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Should cats live inside or outside? Print E-mail
Saturday, 23 November 2013 14:25

Until recently, all cats spent at least part of each day outside. Before cat litter became available, letting the cat out was a household ritual. Today, owners can choose whether to let their cats out, or keep them indoors. Are indoor cats better off than their outdoor cousins, or is indoor life an unnatural hardship on a cat?

The most obvious reason for keeping cats indoors is that they live longer, healthier lives. It has been said that there are four keys to longevity in cats. One is luck, two is proper nutrition, three is regular veterinary care, and four is staying out of harms way. For most cats, "harms way" lies outdoors.

While the idea that cats need to spend time outside, where they can hunt, climb a tree, prowl around, or just watch the world go by is appealing to some people, most cats have no problem adapting to indoor life. Cats can live happily in any size home, from a ten thousand square foot mansion to a small efficiency apartment, on a boat or a travel RV, cats accommodate well.

The average cat is not opposed to indulging in the good life, and most soon take the comforts of home for granted. A warm, dry place to live, regular food, a clean litter box, a soft place to sleep, and a social atmosphere that includes both people and other pets become the accepted norm. Throw in a little petting, some toys to play with, and a little catnip, and you have a pretty contented kitty.

Whether you let your cat go outdoors or keep it inside, it is important to have it spayed or neutered. The problem of animal overpopulation shouldn’t be news to anyone. The number of cats slaughtered in "shelters" is disgusting. Allowing a cat that hasn’t been reproductively neutralized to roam outdoors is really irresponsible. Keeping one indoors isn’t a good idea either. Male cats have a tendency to ‘spray’, which is a polite way of saying they urinate on the walls and furniture. This urine has an odor so nauseating you will not believe it. Female cats in heat will cry incessantly, night and day, to be let out. It can be nerve wracking, to say the least. In addition, unspayed female cats that are not allowed to breed will often develop medical problems, including breast cancer and pyometria, a uterine infection that is very serious.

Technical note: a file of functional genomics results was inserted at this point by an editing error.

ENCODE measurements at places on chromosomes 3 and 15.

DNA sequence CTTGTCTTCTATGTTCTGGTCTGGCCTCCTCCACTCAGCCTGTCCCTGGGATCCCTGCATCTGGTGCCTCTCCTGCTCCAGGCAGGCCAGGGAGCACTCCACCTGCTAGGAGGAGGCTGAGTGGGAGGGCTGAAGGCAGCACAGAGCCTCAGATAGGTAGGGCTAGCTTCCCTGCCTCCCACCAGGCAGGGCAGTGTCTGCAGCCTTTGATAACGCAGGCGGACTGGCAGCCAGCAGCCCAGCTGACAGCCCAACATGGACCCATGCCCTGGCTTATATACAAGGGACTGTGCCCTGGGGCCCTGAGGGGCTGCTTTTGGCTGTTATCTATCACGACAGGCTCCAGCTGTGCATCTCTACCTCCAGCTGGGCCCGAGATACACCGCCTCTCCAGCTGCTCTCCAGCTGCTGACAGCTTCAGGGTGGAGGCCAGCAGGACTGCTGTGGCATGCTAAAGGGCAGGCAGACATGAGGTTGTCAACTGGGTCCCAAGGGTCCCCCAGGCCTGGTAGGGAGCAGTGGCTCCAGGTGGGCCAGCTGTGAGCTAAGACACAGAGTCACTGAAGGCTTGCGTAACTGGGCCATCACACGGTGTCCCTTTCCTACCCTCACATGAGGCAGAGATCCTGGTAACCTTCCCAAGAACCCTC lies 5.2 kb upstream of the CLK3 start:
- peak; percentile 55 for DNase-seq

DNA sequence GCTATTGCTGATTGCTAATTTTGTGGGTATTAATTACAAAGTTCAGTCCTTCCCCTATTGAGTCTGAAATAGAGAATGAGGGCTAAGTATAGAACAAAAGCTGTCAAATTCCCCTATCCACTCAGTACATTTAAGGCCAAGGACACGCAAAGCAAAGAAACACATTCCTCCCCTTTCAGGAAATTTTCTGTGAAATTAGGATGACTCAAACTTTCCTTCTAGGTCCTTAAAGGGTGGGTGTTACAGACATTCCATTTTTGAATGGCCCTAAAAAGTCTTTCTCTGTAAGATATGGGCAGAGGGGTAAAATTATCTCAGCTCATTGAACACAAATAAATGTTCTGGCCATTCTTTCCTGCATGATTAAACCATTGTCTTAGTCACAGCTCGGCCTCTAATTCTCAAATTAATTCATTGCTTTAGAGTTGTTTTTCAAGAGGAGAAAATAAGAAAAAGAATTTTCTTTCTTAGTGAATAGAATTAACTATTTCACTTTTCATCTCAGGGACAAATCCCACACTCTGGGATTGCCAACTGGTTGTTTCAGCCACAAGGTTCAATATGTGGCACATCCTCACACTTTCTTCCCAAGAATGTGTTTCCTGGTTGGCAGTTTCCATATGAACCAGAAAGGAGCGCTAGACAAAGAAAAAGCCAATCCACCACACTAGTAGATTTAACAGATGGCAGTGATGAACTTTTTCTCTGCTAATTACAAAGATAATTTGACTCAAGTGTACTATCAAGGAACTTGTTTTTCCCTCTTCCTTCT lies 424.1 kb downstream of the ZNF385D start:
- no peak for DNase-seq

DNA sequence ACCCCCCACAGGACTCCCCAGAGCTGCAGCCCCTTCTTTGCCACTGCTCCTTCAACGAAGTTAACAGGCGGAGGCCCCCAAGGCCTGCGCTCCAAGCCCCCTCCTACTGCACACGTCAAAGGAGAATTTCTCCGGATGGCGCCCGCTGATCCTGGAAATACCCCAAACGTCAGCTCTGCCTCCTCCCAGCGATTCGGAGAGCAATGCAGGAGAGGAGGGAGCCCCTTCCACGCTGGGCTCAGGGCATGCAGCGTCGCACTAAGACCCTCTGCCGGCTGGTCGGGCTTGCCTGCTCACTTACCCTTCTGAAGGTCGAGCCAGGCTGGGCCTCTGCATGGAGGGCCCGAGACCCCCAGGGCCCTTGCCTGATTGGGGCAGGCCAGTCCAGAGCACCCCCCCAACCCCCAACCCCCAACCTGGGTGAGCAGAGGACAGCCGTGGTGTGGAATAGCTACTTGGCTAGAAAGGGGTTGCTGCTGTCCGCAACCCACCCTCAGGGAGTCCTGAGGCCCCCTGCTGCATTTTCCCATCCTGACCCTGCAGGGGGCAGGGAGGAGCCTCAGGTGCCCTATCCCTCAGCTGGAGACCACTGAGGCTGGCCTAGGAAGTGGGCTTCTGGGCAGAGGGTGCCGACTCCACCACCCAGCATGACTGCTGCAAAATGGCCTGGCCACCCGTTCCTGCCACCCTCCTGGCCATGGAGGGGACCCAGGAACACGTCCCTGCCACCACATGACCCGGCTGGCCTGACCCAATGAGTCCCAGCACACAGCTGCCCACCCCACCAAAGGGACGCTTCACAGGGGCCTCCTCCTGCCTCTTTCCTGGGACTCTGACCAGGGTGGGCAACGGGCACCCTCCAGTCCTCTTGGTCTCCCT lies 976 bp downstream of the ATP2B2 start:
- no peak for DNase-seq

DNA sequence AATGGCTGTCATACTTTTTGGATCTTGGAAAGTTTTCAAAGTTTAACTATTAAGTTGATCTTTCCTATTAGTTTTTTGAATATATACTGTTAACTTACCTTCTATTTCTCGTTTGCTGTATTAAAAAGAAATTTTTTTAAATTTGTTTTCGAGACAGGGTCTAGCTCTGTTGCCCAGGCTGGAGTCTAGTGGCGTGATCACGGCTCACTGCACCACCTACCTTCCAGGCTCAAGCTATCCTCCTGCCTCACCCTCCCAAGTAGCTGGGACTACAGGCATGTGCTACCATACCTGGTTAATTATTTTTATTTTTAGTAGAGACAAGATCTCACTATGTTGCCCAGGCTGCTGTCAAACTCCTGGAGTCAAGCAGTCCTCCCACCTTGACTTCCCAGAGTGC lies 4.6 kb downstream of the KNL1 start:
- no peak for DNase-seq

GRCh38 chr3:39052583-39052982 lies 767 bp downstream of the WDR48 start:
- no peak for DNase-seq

Cats that have been altered will generally stay near the home, reducing the risk from the greatest threat to cats, the automobile. Where you live will determine how great the risk is to your cat. Every day in this country, thousands of cats are killed or injured by cars.

Other dangers facing outdoor cats include the risk of combat, either with other cats, dogs, or wild animals. A trip to the vet to have your cat stitched up after a fight will make you wonder about the wisdom of outdoor life. Here in the east, coyote have become a problem in many areas. Old news out west, these wily hunters have found eastern neighborhoods to be a ready food source, and cats and small dogs to be easy prey.

Contact with other animals also increases the risk of diseases, such as Feline Leukemia Virus (FeLV), Feline Immunodeficiency Virus (FIV), and Feline Infectious Peritonitis (FIP). And of course, there is always rabies. Fortunately,except for (FIV), there are vaccines available for all of these, so be sure to have your cat vaccinated.

Other hazards waiting outside for your cat include toxic substances that may be lying about. Cats are much more discriminating than dogs when it comes to what they put in their mouths, but they can still ingest poisons. Anti-freeze is highly toxic, and a small amount can be deadly. It has a sweet taste that cats and dogs alike find hard to resist. Rodent poisons, or those left for garden pests, are also a danger to a cat

If, after letting your cat roam outside for some time, you change your mind and decide it belongs indoors, you may have a problem. When a cat that has been allowed to roam outdoors is suddenly confined inside, it may react in ways you won’t like. It might range from constant crying to be let out, to not using the litter box, to aggressive behavior or clawing the furniture. On the other hand, it might just accept the change gracefully, and cause no problems. You won’t know until you try.

So how do you convince a cat that the best view of the world is from a perch on the window ledge. The easiest way is to start with a kitten, and don’t let it outside at all. If possible, a companion cat will be a big plus. Cats are social animals by nature, and enjoy the companionship of other cats. Provide toys, scratching posts, hiding places, shelves and perches to make its indoor domain an interesting place to live. Make time often to play with your cat, using feathers and cat teases to exercise and entertain him. You’ll have fun, and so will your cat.

 
 
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